I am playing this downside as an attempt to capture some long theta against the increase in volatility. I will wait a day or two to sell some calls against my long vol plays and probably adjust/roll expiring trades with the increased volatility. I have several trades that will need to be rolled starting on Thursday, so hopefully there is a few extra days of downside to get those plays in.

To read the original article, or to subscribe yourself, visit: InvestmentHouse.com

Other Skills That You Can Learn From Option Trading

ES on 041918

One thing I’ve learned by trading options is it has taught me to be a better decision-maker. I found decisions come easier, faster and with more conviction. Not too many career choices, nor hobbies can improve on decision-making quite like option trading. Even for public safety professionals and doctors, decision-making can be difficult. Time is often on their side and the consequences of each portion of a decision can be analyzed and scrutinized.

The same thing can be true for entering a trade. I would liken the entry of a trade to a decision that a police officer may make, or doctor may make for the care of a person. However, the exit of a trade would be more similar to a life or death decision of a police officer or that of an ER or trauma doctor. In other words, once you’re in the trade the intensity forces you to make decisions on the fly without the knowledge of what the future holds.

You will find that making decisions becomes easier once you’ve been trading options. Smaller decisions like where to go to dinner, can plague many people. I often will ask my wife and daughter what’s for dinner only to wait hours before a decision is made.

On the entry of a trade you find you are more willing to dismiss a bad trade once you’ve been trading for a while. Many newer traders might have visions of grandeur and want to make a trade than on its face is not beneficial or likely probable. That’s not to say that experienced options traders won’t make a bad trade, or have a trade go bad for them. What I’m getting at is that most experienced traders will make their decision on probability of profit and the risk they are taking on that trade. More experienced traders that have learned to hedge their whole portfolio may even make a decision on a trade to hedge the risk on other traits, whether they’re good or bad. Again, this improves this decision-making.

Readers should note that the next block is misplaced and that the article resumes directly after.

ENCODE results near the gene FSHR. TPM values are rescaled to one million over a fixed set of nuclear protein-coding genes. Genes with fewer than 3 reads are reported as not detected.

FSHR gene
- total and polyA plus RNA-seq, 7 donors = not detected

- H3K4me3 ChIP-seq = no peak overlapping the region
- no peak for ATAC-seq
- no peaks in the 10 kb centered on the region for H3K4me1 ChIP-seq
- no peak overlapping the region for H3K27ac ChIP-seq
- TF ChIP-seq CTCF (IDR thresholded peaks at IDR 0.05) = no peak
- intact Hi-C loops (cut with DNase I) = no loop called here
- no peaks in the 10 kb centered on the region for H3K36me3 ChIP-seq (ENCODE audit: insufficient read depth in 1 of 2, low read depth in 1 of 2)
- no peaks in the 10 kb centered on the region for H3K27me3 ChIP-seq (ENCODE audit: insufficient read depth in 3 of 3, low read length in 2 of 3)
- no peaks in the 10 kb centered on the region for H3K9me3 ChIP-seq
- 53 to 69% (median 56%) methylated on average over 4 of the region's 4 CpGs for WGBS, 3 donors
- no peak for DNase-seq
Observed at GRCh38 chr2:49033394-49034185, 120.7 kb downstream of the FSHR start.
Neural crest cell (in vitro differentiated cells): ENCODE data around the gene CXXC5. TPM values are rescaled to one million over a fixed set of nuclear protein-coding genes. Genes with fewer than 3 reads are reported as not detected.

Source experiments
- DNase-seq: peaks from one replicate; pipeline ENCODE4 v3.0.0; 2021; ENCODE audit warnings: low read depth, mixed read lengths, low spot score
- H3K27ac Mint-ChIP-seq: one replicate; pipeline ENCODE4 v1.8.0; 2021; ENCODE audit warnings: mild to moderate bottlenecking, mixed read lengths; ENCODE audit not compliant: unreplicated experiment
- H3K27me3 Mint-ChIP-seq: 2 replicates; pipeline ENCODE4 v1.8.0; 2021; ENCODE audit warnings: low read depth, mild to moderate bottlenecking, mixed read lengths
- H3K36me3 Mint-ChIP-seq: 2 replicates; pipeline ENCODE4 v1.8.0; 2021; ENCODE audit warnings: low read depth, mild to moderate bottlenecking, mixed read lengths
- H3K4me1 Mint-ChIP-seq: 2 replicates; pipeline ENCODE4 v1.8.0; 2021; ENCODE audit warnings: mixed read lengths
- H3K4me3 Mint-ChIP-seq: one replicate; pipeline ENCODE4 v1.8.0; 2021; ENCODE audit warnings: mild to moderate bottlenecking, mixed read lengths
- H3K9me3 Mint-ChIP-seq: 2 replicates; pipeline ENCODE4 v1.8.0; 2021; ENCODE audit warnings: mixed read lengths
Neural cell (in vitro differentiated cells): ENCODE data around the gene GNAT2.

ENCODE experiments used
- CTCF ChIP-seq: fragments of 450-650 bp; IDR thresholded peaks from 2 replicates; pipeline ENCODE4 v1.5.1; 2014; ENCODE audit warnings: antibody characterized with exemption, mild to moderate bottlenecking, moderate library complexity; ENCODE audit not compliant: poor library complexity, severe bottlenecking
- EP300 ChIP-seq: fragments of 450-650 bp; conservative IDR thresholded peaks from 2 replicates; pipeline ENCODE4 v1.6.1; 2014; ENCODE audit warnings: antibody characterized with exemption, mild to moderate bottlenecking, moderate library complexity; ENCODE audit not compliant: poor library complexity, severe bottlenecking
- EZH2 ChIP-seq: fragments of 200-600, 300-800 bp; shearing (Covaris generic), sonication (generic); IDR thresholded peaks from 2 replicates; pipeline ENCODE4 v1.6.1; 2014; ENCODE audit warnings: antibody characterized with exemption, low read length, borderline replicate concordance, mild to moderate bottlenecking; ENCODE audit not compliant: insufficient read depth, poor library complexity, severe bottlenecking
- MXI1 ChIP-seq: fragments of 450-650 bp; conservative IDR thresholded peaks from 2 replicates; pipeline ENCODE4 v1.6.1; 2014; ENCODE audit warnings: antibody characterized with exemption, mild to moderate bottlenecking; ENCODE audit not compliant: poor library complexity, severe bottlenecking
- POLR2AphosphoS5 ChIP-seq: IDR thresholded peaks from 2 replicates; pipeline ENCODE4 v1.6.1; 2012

A decision should be no more than a critical analysis of the options presented, then a choice made towards one of those options. Many people can get mired in every little aspect or the results of a bad decision.  I often find when I think critically about a trade, then compare that trade to my general trading rules, the decision is very clear to make the trade or not. Similarly, when presented with a problem in our own personal lives, the process should be the same. Look at the options, compare them to our general life rules, or ethos, then act on that decision.

Another skill that is refined by options trading, is one math and probabilities. Learning to do the math in your head and come up with the probabilities of a trade in “general” terms improves how you look at other things in your life. For example, I noticed many people will get a calculator out to figure the tip on a bill at a restaurant. Your brain will come up with ways to simplify this. What I do now, is take the tab, round to the nearest $10 and double just the number in the $10 increment. If your bill was $80, I would take the eight and double it. So, a 20% tip would be $16.

Now, the largest irony is many people would like to learn to trade options or invest. However, they do not want to take the time to challenge themselves and learn something new. For that, they’ve left themselves in a box which they cannot get out. Others learn to trade and don’t want to expand into other investments. Although I agree with you should trade what you know, could there be room for improvement?

I’ve written on how options are safer and can be hedged easily to protect a large portfolio. Also, the cost of entry into an options trade can often be much lower than another trade involving stocks. I will expand on this and other writings.

In the meantime, if you are interested in trading options and need a good brokerage, I would recommend TastyWorks. You can click on the link here and it will help us keep up postings to help you be more profitable.

Visit TastyWorks: Click Here to Signup!

Dividend Assist by Dividend.com

Dividend.Com Assist